Eclipse Over Antarctica
(Photo : NASA) This image of our home planet shows how Earth looked from more than 950,000 miles, or 1.5 million kilometers, away during the total solar eclipse visible in Antarctica on Dec. 4, 2021. The EPIC instrument on the DSCOVR spacecraft captured the eclipse's umbra, the dark, inner shadow of planet Earth. Shaped like a cone extending into space, it has a circular cross section most easily seen during an eclipse.

A full solar eclipse has recently come and gone in the Antarctic region, making it a hard-to-spot phenomenon as it was exclusive in the southern region of the planet and not in the mainlands. However, these photos of the eclipse from ISS Astronauts show a special look into what eclipses look like from space, showing the haunting beauty of darkness from the Sun.

Full Solar Eclipse in the Antarctic Region: Photos

Eclipse Over Antarctica
(Photo : NASA)
This image of our home planet shows how Earth looked from more than 950,000 miles, or 1.5 million kilometers, away during the total solar eclipse visible in Antarctica on Dec. 4, 2021. The EPIC instrument on the DSCOVR spacecraft captured the eclipse's umbra, the dark, inner shadow of planet Earth. Shaped like a cone extending into space, it has a circular cross section most easily seen during an eclipse.

NASA has released images of the total solar eclipse that happened in the Antarctic region alone, showing the perspective of a faraway satellite that sees the planet from afar. The instrument used for this sighting is called DSCOVR or Deep Space Climate Observatory spacecraft that has shown how it looks when the Earth is covered by the Moon's shadows.

The image shows a dark or black-ish spot right at the bottom of the home planet, showing the South Pole's Antarctic region to be covered with a shadow of the Moon as it blocks the Sun.

The image is a sight to see, especially as it shows a different perspective on how the Earth looks like when there is an eclipse that is happening, something unseen by people from the surface.

Read Also: NASA Skywatching December 2021: Updates for Christmas Comet Leonard, Geminid Meteors, Venus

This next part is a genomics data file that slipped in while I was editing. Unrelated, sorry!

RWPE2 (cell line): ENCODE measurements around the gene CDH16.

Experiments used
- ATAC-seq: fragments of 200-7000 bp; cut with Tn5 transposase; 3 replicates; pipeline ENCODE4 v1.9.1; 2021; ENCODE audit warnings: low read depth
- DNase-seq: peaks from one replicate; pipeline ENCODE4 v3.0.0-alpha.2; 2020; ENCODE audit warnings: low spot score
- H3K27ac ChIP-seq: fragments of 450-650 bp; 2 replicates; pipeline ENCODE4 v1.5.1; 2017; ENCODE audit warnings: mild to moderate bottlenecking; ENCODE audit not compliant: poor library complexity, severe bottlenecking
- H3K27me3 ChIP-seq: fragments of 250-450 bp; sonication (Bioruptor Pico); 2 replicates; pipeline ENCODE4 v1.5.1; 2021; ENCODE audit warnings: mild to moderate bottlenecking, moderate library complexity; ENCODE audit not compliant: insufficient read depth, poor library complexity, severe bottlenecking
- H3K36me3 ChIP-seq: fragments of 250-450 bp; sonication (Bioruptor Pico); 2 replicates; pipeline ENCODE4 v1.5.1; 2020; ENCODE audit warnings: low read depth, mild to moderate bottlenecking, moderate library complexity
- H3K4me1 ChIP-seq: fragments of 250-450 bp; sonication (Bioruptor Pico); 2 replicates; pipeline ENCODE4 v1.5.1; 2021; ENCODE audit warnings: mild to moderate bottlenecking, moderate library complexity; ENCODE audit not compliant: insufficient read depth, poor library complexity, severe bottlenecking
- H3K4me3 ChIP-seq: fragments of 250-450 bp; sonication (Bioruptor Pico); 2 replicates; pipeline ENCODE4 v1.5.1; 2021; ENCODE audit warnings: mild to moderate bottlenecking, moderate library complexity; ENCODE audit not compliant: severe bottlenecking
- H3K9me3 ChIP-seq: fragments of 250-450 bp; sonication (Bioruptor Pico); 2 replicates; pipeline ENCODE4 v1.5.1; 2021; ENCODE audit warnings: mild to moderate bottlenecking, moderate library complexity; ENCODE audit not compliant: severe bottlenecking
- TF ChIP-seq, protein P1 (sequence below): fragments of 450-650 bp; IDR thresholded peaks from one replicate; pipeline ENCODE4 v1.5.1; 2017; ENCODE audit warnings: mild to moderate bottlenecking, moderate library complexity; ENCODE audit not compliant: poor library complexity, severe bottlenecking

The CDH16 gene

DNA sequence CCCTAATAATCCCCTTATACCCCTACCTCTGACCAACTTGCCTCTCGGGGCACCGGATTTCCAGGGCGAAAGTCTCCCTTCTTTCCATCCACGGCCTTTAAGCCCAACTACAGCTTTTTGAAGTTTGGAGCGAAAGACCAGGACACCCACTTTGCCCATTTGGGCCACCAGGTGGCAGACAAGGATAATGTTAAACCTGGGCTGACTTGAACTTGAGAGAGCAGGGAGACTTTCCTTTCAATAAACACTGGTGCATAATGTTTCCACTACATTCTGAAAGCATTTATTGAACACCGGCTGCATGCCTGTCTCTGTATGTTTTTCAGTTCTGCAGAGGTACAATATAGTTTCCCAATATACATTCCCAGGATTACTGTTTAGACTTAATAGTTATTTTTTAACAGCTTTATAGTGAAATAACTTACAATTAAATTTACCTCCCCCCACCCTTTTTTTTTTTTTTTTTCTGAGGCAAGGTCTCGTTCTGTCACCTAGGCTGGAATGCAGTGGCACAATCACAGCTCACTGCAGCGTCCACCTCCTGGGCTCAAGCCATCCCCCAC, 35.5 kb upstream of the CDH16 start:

ISS Astronauts Witness the Eclipse

On another note, ISS Astronauts aboard the Expedition 66, as tweeted by Kayla Barron, have also witnessed the Antarctic solar eclipse that the crew had witnessed, also sharing their photos to the public.

 
It shows a closer view of the shadow that casts over the South Pole as the eclipse is taking place.

ISS Astronauts and Their Mission

Towards the end of November, there have been issues for the astronauts in the ISS, especially as the space has been filled with debris that forbids them to do their supposed "spacewalk" on the spacecraft. Different astronauts that live in the ISS for temporary times are meant to do research and studies regarding the many focuses of people on the planet.

The focus of these astronauts is to discover something that can only be affected or have its result thanks to the many conditions in space that cannot be felt or achieved on the planet's surface. One example would be the monoclonal antibody crystallization of one component, which can thrive and easily create more crystals when in microgravity, a potential cure for cancer.

Despite the hard work done by members of the ISS, they are still entitled to their free and leisure times, something which involves watching a Solar Eclipse from space and seeing how it unravels upon the planet. It is a rare experience for them, especially as it is not a sure thing that the space station is at the right place and time for the eclipse as it orbits.

Related Article: NASA Selects 10 New Candidate Astronauts For Future Long-Term Missions

This article is owned by Tech Times

Written by Isaiah Richard

ⓒ 2021 TECHTIMES.com All rights reserved. Do not reproduce without permission.